Didn't take long, did it?
And can there be any American, especially any parent, not sickened, saddened and angered by the public beheading of Nick Berg?
The bastards made him say his name, his parents' names, his brother's name, his sister's name, where he lived, and then they cut off his head ... and held it up to a camera.
And even if (and what are the chances?) this is the worst of pledged al-Qaeda retaliation for U.S. abuse of Iraqi prisoners, then hopefully it's enough to start a chain of events to get us the hell out of that country sooner rather than later and stop this insane waste of young American lives.
A civilian communications contractor.
You tell me what contractor now wants to help rebuild the nation we unilaterally saw fit to "shock and awe" to get its weapons of mass destruction and make America safer?
Tell it to the Berg family, W.
Oh, wait. While you're at it, tell it to the families of 4,133 Americans wounded, 775 killed, including more than 600 killed since you declared an end to major military operations back in May 2003.
A young American, a son of Pennsylvania, beheaded for the world to see. Why? For what I believe is condoned, if not outright ordered, humiliation of prisoners, and for photos and videos taken for (what else makes sense?) intimidation of other prisoners. And all this in the same place, Abu Ghraib, where Saddam tortured and murdered Iraqis, one of the supposed reasons, I'd remind you, we invaded his sorry country.
Former presidential adviser David Gergen was right when he said we should have leveled that prison when we got there, taken it down the same way we took down Saddam's statue, as a vivid symbol of change.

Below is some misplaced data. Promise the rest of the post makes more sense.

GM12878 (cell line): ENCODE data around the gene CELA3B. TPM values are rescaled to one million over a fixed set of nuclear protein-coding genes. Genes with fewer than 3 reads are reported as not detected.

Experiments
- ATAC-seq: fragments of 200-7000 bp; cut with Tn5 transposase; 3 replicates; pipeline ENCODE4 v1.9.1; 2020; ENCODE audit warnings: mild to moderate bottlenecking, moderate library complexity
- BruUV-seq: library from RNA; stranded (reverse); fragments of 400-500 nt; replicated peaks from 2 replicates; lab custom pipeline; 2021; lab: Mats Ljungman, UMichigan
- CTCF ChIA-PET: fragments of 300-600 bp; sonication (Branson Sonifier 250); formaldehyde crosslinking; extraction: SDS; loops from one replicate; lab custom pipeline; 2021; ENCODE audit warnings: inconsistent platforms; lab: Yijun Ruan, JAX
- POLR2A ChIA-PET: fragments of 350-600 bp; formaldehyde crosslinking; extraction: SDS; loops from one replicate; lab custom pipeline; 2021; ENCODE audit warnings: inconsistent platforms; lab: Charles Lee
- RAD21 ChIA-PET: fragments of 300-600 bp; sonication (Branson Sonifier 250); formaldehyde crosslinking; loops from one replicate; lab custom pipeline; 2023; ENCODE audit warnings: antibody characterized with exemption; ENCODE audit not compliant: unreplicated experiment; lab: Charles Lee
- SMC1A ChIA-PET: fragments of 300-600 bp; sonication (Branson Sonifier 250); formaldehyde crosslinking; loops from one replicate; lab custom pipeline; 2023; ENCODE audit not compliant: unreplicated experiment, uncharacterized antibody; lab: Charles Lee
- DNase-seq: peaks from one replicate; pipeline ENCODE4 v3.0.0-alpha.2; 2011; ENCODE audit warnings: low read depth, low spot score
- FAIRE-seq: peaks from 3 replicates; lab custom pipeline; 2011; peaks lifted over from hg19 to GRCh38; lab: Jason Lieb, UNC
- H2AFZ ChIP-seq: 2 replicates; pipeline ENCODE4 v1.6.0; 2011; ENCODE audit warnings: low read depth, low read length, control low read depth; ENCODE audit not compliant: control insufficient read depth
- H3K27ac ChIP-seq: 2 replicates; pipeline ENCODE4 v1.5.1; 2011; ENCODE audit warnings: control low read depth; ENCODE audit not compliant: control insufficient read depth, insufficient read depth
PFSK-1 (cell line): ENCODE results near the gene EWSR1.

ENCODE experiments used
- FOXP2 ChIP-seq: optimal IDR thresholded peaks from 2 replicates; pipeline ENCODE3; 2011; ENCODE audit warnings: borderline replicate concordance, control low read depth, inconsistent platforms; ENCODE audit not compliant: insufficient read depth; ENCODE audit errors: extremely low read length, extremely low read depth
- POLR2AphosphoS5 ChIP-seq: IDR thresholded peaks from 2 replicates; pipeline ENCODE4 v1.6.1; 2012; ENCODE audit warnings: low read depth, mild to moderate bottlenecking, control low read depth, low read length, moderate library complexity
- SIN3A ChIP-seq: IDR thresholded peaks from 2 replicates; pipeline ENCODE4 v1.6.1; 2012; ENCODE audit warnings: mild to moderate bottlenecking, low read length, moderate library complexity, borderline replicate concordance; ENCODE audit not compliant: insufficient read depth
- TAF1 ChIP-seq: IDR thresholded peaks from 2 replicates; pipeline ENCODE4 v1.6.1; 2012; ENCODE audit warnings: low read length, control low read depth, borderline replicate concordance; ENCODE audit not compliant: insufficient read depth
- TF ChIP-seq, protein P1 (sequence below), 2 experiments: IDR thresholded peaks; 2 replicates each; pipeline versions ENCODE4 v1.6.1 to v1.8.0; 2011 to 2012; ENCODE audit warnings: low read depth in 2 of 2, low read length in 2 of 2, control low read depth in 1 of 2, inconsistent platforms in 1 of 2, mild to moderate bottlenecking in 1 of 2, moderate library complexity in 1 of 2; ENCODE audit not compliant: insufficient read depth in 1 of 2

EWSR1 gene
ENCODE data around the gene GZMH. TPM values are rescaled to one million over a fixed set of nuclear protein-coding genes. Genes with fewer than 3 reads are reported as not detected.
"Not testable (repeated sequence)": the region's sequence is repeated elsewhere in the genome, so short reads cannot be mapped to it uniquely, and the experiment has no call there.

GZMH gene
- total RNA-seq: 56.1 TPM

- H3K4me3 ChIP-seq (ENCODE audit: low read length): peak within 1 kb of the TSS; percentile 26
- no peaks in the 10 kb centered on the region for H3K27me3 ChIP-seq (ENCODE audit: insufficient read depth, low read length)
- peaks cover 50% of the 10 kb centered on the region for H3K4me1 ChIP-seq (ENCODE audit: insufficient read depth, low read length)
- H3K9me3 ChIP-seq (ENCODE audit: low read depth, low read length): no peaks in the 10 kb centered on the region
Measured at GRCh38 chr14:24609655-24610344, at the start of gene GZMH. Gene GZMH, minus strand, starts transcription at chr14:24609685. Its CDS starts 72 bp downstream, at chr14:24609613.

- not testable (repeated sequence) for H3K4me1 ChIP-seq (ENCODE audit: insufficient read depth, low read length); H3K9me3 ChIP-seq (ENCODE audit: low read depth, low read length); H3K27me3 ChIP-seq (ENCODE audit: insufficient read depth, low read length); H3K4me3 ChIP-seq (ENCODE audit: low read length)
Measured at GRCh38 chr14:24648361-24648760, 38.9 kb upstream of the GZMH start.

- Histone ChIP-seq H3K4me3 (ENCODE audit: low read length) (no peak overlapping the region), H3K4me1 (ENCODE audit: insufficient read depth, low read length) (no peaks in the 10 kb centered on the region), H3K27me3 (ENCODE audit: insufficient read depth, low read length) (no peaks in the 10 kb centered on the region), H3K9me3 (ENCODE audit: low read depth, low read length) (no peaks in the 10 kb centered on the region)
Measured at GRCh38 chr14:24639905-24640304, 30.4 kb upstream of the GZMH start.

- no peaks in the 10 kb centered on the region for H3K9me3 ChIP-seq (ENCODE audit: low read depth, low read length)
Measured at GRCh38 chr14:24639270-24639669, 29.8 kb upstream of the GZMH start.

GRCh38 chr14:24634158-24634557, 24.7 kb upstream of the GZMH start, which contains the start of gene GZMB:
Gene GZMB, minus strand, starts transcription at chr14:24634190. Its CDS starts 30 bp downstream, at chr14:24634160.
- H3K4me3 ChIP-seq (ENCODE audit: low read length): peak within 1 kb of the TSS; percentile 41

Instead, we use it to violate a people and a culture and further fuel the fanaticism of terror, inviting more brutality.
Well, the invitation has been accepted.
"A barbaric atrocity," said Sen. Arlen Specter, R-Pa.
"Horrific and inhuman," said Gov. Edward G. Rendell, D-Pa., who added, "I don't think there's any question" that Berg's beheading and the growing war-death toll add pressure to move more swiftly to get troops and civilians home.
But I have a question: What will it take? More charred American bodies hung from bridges? More videotaped decapitations?
Just how much disgust and outrage must build before the White House and our "I'm-a-war-president" admit mistakes and face the ugly truth that so much in Iraq spins so wildly out of control?
Isn't it enough to squander every drop of international sympathy in the wake of 9/11 by attacking a nation with a "coalition" of Tony Blair and such international giants as Estonia and Honduras, the latter of which, by the way, is pulling its 370 troops out?
Isn't it enough to have waged war without that uranium from Niger or 9/11 ties to Saddam or WMDs or anything resembling a sensible exit plan - or even anything palpable gained?
Doesn't somebody somewhere along the line of command have to go? For misinformation about WMDs, for miscalculating costs (human and monetary), for misjudging outcomes, for supervising the sadistic treatment of prisoners.
A new Gallup poll shows 41 percent of Americans approve of the president's handling of Iraq, down 10 points in just three weeks; 58 percent disapprove, up 11 points in the same three weeks.
And that's before the beheading.
Gallup also puts the president's overall job-approval rating at 46 percent, the lowest since he took office and nearly half the 90 percent he held in the month after 9/11 - the highest of anyone in the White House since Gallup starting measuring back when FDR was president.
Which shows that events can change things.
Let's hope this event changes more than numbers.
John Baer is a columnist for the Philadelphia Daily News
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